Aaron White flew out to Las Vegas as a member of the Washington Wizards’ summer league team with, as always, high expectations. He was the team’s second-round pick in the NBA draft last month, 49th overall, and wanted to prove he could help the regular team this season.
But White has scuffled in the Wizards’ five summer league games so far, averaging 3.6 points and shooting 34.8 percent from the field in 18.4 minutes. Sure, there are basketball reasons for the rough transition. He said he hasn’t been consistently setting his feet when he shoots and could use 10 more pounds of muscle on his 6-foot-8 frame. But White believes it extends beyond basketball.
“Being too hard on myself,” White said after the Wizards’ 97-81 loss to the New Orleans Pelicans on Thursday. “That’s the biggest thing for me. I’ve got to stay upbeat, stay positive, understand that there’s guys out here that have played significant minutes in the NBA that have off games. So I can’t be too hard on myself if I have a bad quarter or a bad couple possessions. I got to fight through it and continue to do what I do.”
White, 22, entered the week with an outside shot of getting a training camp invite — the Wizards’ 15-man roster is already filled — but he confirmed Thursday that he will “probably” go overseas next season.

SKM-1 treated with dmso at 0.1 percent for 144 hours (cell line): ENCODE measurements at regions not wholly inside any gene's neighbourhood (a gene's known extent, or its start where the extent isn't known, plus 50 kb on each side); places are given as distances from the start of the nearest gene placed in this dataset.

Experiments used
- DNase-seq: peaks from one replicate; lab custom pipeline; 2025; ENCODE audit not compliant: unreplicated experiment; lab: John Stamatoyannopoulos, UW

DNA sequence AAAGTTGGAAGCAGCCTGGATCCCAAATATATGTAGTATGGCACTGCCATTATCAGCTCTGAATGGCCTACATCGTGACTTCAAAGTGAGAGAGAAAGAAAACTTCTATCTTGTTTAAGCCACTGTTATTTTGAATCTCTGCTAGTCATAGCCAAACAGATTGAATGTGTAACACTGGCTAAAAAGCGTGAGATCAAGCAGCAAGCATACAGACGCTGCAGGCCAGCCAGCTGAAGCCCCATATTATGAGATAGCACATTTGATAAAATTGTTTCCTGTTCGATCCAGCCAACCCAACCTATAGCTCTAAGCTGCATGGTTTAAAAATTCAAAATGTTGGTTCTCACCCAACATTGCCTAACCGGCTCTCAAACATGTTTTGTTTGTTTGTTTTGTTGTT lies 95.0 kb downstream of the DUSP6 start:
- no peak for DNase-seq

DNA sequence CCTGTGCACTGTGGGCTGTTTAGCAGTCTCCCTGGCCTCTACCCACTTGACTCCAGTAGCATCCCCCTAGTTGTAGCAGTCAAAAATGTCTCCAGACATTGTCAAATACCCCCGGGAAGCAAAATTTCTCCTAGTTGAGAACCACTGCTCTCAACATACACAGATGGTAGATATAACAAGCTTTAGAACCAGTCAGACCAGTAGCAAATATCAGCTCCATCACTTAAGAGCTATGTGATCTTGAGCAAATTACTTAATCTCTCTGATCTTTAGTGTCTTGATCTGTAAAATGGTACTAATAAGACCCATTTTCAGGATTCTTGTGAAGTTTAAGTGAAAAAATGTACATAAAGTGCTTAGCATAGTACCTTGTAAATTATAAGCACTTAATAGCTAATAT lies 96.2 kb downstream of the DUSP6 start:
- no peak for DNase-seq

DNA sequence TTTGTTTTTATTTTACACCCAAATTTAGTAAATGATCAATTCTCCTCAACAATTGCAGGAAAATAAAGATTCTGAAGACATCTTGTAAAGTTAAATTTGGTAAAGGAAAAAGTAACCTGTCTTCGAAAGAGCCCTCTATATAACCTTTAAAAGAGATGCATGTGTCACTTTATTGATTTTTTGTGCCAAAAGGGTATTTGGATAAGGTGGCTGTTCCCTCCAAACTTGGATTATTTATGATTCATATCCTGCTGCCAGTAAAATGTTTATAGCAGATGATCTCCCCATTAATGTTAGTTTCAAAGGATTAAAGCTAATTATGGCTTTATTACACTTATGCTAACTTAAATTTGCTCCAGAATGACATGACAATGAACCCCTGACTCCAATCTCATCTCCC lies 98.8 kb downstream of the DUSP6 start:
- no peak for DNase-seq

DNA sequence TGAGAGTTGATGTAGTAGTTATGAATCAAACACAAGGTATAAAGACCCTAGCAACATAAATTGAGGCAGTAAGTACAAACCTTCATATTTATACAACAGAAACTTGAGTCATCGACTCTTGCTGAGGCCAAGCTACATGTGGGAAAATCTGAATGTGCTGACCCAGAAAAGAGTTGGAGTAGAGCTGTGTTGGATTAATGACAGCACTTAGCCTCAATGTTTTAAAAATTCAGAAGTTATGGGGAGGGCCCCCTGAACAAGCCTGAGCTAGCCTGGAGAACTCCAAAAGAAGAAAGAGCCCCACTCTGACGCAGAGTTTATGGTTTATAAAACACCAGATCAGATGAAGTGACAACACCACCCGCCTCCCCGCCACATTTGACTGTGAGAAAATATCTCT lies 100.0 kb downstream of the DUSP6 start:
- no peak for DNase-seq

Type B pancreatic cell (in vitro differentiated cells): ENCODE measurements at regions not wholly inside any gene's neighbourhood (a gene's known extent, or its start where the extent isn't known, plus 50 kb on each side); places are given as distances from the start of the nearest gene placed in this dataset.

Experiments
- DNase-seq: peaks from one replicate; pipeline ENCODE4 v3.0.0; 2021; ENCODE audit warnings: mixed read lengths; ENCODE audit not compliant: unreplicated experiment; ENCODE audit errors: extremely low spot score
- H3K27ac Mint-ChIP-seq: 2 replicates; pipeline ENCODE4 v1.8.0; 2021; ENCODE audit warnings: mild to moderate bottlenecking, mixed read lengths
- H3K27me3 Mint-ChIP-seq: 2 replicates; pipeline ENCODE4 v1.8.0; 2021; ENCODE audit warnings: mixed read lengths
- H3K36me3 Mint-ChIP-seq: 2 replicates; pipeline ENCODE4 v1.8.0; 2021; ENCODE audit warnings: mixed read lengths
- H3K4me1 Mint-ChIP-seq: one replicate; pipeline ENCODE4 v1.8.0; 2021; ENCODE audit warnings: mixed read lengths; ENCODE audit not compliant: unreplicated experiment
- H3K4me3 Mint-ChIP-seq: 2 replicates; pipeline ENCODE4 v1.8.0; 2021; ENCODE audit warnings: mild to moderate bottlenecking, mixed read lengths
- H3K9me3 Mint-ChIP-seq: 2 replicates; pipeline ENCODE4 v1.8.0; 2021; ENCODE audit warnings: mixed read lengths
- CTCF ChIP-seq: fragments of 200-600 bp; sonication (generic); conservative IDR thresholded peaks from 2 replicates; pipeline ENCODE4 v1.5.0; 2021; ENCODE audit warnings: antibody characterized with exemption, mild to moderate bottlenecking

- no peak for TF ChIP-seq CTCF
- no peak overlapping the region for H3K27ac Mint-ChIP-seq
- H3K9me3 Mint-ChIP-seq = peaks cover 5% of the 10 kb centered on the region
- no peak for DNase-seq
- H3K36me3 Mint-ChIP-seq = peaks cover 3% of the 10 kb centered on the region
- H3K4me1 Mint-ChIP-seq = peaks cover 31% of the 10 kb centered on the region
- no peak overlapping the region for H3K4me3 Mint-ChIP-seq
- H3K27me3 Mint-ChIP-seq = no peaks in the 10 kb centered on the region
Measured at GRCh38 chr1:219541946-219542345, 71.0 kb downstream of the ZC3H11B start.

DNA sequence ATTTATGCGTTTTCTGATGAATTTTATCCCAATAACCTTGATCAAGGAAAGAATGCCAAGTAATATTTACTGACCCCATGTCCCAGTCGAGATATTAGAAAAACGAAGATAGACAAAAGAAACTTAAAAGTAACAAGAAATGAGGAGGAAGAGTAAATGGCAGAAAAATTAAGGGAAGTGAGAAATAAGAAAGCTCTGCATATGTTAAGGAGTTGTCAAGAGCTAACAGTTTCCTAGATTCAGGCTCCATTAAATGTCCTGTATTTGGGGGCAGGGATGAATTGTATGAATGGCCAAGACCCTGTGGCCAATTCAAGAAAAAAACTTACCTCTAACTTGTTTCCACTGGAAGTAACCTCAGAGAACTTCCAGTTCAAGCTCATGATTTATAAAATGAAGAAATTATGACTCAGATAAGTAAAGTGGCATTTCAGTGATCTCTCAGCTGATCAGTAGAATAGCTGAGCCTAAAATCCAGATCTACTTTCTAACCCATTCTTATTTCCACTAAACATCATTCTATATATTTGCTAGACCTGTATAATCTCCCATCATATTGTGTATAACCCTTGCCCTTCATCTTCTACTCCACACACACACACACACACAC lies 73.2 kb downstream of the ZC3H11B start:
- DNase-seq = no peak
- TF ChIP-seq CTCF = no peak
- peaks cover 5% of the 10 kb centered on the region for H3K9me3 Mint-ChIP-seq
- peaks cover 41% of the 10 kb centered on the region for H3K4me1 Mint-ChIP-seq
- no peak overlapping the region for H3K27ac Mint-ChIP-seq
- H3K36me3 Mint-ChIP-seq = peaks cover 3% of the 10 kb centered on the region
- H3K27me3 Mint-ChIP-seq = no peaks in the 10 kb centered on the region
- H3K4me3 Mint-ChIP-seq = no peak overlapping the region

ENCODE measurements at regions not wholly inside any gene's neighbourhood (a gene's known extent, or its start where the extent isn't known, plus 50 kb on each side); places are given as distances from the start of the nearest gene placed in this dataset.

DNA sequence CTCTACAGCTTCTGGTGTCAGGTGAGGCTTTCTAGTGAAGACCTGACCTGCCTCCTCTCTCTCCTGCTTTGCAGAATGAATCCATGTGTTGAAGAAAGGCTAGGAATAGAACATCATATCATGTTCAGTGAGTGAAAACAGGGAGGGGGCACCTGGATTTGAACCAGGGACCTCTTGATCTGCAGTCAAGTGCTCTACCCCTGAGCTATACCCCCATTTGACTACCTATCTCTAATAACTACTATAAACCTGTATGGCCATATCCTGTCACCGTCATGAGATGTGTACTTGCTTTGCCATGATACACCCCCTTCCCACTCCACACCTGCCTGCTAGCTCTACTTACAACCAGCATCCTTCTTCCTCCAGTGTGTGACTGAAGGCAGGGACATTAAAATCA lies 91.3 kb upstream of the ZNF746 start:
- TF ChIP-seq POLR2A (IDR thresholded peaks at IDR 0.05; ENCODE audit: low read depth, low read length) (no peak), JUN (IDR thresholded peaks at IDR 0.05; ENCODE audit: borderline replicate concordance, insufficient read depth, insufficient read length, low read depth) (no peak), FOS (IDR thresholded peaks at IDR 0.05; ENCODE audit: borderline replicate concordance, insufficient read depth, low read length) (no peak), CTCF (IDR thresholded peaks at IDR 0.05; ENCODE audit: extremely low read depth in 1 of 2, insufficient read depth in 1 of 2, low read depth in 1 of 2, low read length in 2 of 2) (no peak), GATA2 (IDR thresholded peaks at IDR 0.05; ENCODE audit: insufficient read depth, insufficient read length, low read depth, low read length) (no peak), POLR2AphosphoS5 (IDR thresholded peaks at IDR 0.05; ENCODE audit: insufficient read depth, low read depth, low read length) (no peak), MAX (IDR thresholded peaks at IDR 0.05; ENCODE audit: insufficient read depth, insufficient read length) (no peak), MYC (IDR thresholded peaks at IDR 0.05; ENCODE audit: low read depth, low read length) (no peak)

“The thing with training camp is if I went to training camp and I didn’t make the team, I’d have to get cut and the Wizards would lose my rights,” White said. “So right now it’s looking like I’ll probably go overseas. I’m in talks with both my agent and the front office of the Wizards trying to work out a good situation for me.
“The positive thing is both Wizards and myself, we see each other as eventual partners. I’m going to be a part of this team in the future. It just might be next year instead of this year. And I understand that. That’s one of the big things. I want to get in a situation where I can play and I can develop and I can get stronger so when I come back to minicamp, to summer league, to training camp next year, I’m ready to contribute.”
source : washingtonpost.com
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